Presbyopia is a progressive loss of our capacity to focus clearly at near. It is a normal process related to aging, and eventually it affects everyone. Although we start losing this function, called accommodation, at an early age, in most cases it becomes rapidly manifest during our early to mid-40s.
Can presbyopia be surgically corrected?
Yes. In fact, there are multiple options to correct presbyopia. Some options are based on inducing an effect called monovision, others are aimed to induce multifocality. All of these can be achieved with either laser vision correction, or by using special implants.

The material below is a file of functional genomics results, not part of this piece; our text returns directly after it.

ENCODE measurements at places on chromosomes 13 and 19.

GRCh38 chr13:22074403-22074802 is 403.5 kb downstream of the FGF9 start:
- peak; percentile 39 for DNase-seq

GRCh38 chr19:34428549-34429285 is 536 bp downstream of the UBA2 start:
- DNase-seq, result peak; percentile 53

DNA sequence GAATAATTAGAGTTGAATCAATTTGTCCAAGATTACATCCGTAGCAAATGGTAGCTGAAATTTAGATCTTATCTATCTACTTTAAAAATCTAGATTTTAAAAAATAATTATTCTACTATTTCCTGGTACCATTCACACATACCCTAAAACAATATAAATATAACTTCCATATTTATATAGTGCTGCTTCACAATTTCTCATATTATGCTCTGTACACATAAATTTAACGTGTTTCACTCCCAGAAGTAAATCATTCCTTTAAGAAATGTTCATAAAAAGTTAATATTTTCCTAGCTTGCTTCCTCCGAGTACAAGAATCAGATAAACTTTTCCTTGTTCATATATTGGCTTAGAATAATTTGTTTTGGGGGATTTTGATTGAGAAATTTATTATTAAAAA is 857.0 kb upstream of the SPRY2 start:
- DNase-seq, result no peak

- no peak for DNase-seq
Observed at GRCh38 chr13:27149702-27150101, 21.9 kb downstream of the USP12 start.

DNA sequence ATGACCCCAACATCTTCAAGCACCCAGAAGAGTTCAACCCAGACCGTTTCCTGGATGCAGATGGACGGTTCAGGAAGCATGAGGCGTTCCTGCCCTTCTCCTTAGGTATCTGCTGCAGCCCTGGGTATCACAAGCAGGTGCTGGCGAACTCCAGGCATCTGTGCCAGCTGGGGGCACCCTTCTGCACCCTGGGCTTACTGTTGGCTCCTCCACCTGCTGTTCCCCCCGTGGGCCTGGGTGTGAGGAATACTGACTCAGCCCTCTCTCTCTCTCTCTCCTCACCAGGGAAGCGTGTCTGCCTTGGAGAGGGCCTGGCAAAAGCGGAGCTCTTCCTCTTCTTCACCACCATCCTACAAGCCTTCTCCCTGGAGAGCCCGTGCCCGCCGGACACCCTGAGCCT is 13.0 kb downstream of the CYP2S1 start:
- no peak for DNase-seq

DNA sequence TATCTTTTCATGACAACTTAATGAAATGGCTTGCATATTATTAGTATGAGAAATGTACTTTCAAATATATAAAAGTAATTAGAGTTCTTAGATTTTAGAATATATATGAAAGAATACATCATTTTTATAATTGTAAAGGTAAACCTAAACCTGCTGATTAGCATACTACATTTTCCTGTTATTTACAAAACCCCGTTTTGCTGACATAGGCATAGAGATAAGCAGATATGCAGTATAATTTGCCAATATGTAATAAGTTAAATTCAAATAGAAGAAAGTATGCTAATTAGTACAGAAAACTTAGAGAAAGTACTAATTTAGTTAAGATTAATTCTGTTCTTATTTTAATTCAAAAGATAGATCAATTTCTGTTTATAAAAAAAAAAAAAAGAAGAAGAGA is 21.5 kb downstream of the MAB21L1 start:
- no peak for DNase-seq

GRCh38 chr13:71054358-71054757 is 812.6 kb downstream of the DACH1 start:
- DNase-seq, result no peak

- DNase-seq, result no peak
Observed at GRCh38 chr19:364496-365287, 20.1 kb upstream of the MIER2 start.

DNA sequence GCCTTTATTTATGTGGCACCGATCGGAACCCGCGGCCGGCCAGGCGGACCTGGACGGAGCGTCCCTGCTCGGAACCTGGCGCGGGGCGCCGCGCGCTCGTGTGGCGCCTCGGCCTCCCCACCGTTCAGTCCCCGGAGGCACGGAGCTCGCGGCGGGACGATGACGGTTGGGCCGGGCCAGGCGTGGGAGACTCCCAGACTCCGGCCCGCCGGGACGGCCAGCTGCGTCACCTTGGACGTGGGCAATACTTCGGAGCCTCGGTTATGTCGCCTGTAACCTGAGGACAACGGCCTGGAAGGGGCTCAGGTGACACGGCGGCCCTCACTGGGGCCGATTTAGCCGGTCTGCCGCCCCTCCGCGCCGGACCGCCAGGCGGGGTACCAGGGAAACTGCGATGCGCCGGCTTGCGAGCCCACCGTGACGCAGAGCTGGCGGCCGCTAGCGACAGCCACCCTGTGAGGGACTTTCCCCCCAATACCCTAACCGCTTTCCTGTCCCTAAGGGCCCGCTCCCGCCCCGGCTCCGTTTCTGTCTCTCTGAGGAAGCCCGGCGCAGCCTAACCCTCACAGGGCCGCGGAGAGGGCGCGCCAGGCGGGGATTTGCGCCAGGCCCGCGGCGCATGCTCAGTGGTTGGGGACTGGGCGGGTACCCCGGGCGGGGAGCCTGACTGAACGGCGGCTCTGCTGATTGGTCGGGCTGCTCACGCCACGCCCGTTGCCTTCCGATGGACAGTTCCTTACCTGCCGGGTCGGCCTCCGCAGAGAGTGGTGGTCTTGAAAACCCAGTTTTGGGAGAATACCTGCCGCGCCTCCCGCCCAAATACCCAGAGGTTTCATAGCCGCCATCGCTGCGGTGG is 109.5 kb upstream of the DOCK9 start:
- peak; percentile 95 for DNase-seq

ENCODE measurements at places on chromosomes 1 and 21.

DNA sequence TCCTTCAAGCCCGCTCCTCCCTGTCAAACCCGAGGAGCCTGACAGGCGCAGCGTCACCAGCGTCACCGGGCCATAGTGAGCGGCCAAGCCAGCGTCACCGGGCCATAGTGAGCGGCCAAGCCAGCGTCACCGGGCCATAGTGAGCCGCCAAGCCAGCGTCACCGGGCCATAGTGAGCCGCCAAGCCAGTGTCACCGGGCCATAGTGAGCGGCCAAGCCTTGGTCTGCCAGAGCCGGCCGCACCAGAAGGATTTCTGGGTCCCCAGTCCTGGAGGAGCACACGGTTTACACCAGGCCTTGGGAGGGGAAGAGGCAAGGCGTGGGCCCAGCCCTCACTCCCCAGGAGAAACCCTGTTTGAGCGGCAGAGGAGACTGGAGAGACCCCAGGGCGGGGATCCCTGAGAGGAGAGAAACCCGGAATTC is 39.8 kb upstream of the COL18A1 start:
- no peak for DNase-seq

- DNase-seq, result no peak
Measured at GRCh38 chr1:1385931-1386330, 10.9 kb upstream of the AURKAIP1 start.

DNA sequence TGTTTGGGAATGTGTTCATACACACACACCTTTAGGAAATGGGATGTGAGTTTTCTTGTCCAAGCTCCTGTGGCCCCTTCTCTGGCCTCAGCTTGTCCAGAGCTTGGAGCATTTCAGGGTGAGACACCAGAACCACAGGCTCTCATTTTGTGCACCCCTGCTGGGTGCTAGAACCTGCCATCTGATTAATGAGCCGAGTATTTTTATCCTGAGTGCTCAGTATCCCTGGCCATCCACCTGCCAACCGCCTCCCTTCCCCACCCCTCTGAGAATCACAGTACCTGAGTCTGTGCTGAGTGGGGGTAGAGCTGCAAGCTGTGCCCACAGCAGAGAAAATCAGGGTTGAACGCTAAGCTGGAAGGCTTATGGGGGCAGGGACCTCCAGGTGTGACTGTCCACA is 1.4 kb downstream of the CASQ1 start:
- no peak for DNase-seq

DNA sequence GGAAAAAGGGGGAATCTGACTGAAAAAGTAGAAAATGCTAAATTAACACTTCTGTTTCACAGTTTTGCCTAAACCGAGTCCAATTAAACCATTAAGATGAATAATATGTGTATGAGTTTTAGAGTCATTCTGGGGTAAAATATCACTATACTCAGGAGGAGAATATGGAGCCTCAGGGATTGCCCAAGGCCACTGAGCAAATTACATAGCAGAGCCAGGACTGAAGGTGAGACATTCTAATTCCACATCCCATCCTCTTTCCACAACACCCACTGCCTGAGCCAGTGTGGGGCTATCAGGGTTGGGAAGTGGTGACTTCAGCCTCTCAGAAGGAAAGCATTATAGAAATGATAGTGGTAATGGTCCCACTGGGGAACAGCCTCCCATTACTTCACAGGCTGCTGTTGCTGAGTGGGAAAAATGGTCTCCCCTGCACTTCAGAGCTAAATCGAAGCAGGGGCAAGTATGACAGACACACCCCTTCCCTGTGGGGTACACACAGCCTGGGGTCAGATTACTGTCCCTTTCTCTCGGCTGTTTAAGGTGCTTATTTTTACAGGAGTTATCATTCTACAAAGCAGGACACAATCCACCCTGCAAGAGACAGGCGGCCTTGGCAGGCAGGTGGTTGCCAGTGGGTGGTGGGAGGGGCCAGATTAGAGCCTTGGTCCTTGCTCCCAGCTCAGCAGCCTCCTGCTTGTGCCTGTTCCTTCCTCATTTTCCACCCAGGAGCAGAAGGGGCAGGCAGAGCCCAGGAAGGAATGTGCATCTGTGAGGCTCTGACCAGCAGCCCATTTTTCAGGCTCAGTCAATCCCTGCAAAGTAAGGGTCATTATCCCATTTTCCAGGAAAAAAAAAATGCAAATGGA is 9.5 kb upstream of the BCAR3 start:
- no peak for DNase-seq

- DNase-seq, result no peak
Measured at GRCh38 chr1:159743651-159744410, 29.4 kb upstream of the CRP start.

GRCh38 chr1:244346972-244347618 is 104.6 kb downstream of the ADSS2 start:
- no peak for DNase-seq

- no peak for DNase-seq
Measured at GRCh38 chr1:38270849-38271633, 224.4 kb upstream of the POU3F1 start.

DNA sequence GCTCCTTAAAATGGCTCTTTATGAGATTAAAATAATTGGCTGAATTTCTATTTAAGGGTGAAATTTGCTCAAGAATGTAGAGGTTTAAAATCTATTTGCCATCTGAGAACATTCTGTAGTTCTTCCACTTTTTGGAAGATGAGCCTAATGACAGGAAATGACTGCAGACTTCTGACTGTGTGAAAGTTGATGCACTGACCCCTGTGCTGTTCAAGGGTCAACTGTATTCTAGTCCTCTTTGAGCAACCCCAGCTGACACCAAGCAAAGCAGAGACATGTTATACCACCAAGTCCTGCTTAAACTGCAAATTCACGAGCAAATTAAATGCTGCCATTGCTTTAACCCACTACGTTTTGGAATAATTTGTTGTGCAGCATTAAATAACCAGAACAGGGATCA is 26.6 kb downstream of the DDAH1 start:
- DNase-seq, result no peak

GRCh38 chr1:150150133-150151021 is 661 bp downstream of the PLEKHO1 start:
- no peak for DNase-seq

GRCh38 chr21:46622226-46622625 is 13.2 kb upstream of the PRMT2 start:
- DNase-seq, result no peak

What is monovision?
Monovision is a term used to describe an induced refractive disbalance between the two eyes. One eye, generally the dominant eye, is fine tuned to see well at a distance, and the other eye is left slightly nearsighted. Although it sounds unnatural, the vast majority of patients like monovision. The key for successful monovision is determining whether or not the patient likes it, prior to doing surgery. This is usually achieved by conducting a contact lens trial. Monovision can be achieved with glasses, contact lenses, laser surgery, or implant surgery.